In August, just before Carrie O’Connor started teaching her fall classes at Boston University, the lecturer in French emailed her colleagues and students at the College of Arts & Sciences with the subject line “The joy of learning French.”
“I just came across this video of Ta-Nehisi Coates giving a little interview in French at Middlebury,” O’Connor wrote, “and I plan to find some way to incorporate it into my classes this fall (I think that it could be used at all levels). For me, it encompasses so much of what we have been discussing in the French group (and [romance studies]) about inclusion, diversity, encouragement, and building community for our students.”
That commitment to community and learning was cut short tragically on Monday, when O’Connor died in a freak elevator accident at her Allston apartment building on Commonwealth Avenue, near Packard’s Corner. She was dragging a box onto the elevator, when, according to reports, it plunged to the first floor. Boston police say that O’Connor was found inside, and they are now reviewing the five-story structure’s video footage to learn more about what happened. The federal Occupational Health and Safety Administration is also investigating. The cause of death was ruled traumatic asphyxia.
O’Connor, who turned 38 on August 19, was a born student. “Once she learned to read when she was just a little one,” her mother, Christal O’Connor, recalls, “we used to have to bribe her to stop her reading and get outside.” Her daughter became entranced with French in middle school, taking college-level classes while still in high school, when she also made her first trip to France.
That was just one of many countries visited by the inveterate traveler, whose mantra was “luggage should never be dusty,” her mother says. “She said you shouldn’t be able to graduate college without traveling,” sampling different cultures. “I don’t even know all the different countries she’s been to.”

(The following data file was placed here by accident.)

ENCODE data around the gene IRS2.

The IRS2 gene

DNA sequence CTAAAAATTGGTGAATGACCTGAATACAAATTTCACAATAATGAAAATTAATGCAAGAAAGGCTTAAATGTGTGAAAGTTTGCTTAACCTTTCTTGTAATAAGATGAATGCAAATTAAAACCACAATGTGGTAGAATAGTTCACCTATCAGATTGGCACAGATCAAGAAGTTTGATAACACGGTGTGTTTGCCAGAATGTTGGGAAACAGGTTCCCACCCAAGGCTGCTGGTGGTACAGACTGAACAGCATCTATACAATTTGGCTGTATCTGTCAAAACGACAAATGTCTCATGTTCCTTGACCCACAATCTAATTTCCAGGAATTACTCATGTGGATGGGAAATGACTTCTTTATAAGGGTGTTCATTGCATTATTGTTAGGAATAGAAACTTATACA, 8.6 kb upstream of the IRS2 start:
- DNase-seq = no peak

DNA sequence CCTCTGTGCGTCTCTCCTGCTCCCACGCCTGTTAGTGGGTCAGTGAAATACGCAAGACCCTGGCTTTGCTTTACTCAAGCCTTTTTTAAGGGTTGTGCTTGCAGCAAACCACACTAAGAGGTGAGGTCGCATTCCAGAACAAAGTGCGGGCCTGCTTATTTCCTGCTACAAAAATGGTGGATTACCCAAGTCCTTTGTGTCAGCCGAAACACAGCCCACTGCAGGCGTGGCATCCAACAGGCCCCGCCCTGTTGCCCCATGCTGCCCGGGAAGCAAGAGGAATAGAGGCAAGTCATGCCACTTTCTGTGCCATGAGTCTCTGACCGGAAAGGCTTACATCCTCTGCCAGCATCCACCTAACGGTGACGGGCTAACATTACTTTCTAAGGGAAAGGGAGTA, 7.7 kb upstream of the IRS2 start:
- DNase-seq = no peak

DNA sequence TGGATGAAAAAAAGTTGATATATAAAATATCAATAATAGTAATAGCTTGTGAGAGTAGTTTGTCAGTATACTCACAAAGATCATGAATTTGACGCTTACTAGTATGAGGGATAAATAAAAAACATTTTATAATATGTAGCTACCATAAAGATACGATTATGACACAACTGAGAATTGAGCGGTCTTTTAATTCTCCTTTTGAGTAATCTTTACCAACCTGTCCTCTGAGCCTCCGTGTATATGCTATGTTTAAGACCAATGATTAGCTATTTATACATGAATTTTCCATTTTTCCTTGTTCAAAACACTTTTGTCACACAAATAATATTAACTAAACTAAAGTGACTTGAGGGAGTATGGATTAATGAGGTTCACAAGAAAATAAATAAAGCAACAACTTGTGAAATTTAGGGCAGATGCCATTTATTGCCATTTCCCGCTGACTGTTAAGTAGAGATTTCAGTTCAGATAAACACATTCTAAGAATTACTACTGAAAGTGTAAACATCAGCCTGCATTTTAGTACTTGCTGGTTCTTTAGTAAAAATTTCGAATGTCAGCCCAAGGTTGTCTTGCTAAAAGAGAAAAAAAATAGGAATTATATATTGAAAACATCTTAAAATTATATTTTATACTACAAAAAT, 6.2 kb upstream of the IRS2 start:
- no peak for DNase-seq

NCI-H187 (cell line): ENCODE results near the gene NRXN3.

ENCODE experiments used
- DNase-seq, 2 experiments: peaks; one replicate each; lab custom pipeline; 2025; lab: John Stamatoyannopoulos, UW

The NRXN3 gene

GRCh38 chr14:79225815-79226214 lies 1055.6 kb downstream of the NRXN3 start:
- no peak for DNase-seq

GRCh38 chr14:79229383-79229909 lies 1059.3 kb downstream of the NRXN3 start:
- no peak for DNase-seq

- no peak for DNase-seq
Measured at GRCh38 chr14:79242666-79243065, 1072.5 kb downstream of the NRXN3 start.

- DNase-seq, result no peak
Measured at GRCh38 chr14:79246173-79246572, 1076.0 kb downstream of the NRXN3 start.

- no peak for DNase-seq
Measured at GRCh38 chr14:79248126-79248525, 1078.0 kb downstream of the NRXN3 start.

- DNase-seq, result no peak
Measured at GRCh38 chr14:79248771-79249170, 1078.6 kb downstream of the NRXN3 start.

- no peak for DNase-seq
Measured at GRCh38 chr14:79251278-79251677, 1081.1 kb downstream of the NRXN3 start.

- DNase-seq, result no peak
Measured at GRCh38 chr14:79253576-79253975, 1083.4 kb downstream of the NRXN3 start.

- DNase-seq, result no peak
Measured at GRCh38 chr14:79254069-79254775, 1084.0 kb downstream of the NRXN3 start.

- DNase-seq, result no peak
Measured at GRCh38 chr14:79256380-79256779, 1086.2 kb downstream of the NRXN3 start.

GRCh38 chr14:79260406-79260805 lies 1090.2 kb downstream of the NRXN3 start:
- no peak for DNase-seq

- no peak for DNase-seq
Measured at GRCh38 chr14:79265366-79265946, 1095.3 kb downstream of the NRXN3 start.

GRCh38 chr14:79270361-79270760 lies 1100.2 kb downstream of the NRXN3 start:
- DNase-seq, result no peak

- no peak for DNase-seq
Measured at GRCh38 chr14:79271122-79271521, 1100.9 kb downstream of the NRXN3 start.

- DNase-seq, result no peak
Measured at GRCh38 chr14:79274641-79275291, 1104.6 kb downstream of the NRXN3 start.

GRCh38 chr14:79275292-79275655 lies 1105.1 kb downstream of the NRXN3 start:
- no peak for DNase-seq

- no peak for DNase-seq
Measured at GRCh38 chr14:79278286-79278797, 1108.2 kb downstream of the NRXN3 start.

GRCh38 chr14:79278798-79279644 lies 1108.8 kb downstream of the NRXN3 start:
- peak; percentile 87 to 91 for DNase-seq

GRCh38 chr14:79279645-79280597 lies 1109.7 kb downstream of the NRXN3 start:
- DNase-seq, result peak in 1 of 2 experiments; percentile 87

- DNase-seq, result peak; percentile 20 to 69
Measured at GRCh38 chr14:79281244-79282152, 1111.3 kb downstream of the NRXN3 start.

Carrie O’Connor was just as adventuresome in the kitchen, where she loved to bake and experiment with different recipes—breads particularly, but also English muffins, soft pretzels, cinnamon rolls, brownies, cookies, and cakes. Her vegetarian daughter also whipped up tasty main courses, says her mother—”We’re not vegetarians, but you never missed the meat when you had one of Carrie’s meals. The flavors were just so wonderful.”
O’Connor had just begun her second academic year as a full-time BU lecturer; she had taught part-time at the University for the two prior years. “Already then, and even more so now, she was an intrinsic part of the French section and the department at large,” Odile Cazenave, a CAS professor of French and chair of romance studies, wrote in an email to her department.
“As I spoke with her parents this morning, I let them know how much Carrie is very much alive and part of our department,” Cazenave wrote.
O’Connor, who graduated from Virginia Tech with bachelor’s degrees in French, accounting, and information systems and earned a master’s in French from Middlebury College, worked for two years in Washington, D.C., at a student exchange organization. She then went on to earn a PhD in French studies at Louisiana State University.
Her teaching experience was extensive, with time at Bentley University, Louisiana State, MIT, Northeastern, and Tufts before coming to BU. During her career, her classes spanned French language to French for business to French literature and culture through gastronomy.
Besides her parents, she is survived by a brother, Philip O’Connor, and a sister-in-law, Sara. In addition, “she had two cats that she loved—Artemis and Apollo,” her father, Daniel O’Connor, says.